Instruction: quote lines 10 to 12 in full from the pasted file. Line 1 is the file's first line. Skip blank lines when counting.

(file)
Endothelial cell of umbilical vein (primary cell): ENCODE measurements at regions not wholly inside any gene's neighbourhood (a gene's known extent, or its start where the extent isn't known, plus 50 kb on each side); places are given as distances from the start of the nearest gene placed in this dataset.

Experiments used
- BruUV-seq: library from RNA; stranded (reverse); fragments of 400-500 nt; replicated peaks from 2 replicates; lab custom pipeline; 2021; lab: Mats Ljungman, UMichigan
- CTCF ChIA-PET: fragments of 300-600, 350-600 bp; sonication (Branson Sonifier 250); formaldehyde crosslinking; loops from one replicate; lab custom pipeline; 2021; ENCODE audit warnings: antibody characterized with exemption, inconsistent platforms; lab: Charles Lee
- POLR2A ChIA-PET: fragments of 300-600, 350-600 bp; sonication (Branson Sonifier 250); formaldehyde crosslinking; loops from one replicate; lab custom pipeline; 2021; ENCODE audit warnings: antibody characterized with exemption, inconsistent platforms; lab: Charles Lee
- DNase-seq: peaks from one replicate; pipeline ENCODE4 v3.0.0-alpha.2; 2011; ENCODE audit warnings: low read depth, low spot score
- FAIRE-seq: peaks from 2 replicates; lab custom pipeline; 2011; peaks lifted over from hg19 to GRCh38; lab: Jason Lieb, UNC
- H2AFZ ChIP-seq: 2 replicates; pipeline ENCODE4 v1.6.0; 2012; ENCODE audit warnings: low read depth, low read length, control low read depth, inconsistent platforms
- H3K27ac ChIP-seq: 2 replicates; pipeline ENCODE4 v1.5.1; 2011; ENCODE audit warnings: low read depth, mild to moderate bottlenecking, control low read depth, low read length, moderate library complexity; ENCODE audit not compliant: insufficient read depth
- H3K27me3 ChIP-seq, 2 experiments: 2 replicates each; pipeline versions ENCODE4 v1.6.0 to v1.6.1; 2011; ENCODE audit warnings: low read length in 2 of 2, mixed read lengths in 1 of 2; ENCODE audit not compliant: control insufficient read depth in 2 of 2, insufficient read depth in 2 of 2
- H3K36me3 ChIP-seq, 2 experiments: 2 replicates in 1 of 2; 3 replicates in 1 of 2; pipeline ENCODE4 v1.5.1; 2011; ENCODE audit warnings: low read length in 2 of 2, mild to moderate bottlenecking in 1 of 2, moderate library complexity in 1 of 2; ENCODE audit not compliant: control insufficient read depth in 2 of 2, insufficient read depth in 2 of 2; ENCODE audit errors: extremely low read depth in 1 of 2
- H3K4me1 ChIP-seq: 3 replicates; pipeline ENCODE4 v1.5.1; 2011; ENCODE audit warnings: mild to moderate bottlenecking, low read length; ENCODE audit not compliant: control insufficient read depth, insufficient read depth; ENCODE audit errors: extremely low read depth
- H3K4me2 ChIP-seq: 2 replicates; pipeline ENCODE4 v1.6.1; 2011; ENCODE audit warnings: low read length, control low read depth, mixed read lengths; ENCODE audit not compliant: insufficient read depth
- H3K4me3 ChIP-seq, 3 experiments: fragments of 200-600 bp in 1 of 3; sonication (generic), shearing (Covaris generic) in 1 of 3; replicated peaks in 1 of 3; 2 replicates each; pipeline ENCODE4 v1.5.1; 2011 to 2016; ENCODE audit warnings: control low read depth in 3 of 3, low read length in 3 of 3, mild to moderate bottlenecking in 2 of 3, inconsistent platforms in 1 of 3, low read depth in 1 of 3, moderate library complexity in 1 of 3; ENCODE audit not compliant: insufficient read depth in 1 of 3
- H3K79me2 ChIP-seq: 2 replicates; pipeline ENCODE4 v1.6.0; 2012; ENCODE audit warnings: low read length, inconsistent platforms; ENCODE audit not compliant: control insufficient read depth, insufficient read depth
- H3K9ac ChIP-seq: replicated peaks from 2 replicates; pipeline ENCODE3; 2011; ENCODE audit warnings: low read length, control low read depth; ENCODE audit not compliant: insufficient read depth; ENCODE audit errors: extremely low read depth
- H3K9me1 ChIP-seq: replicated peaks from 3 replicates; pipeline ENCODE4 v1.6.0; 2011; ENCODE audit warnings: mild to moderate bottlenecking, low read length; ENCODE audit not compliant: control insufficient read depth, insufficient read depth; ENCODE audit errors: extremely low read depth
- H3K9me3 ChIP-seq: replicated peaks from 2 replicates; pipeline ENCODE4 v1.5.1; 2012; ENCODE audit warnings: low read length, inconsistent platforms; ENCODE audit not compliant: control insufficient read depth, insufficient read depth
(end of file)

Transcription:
- H3K27me3 ChIP-seq, 2 experiments: 2 replicates each; pipeline versions ENCODE4 v1.6.0 to v1.6.1; 2011; ENCODE audit warnings: low read length in 2 of 2, mixed read lengths in 1 of 2; ENCODE audit not compliant: control insufficient read depth in 2 of 2, insufficient read depth in 2 of 2
- H3K36me3 ChIP-seq, 2 experiments: 2 replicates in 1 of 2; 3 replicates in 1 of 2; pipeline ENCODE4 v1.5.1; 2011; ENCODE audit warnings: low read length in 2 of 2, mild to moderate bottlenecking in 1 of 2, moderate library complexity in 1 of 2; ENCODE audit not compliant: control insufficient read depth in 2 of 2, insufficient read depth in 2 of 2; ENCODE audit errors: extremely low read depth in 1 of 2
- H3K4me1 ChIP-seq: 3 replicates; pipeline ENCODE4 v1.5.1; 2011; ENCODE audit warnings: mild to moderate bottlenecking, low read length; ENCODE audit not compliant: control insufficient read depth, insufficient read depth; ENCODE audit errors: extremely low read depth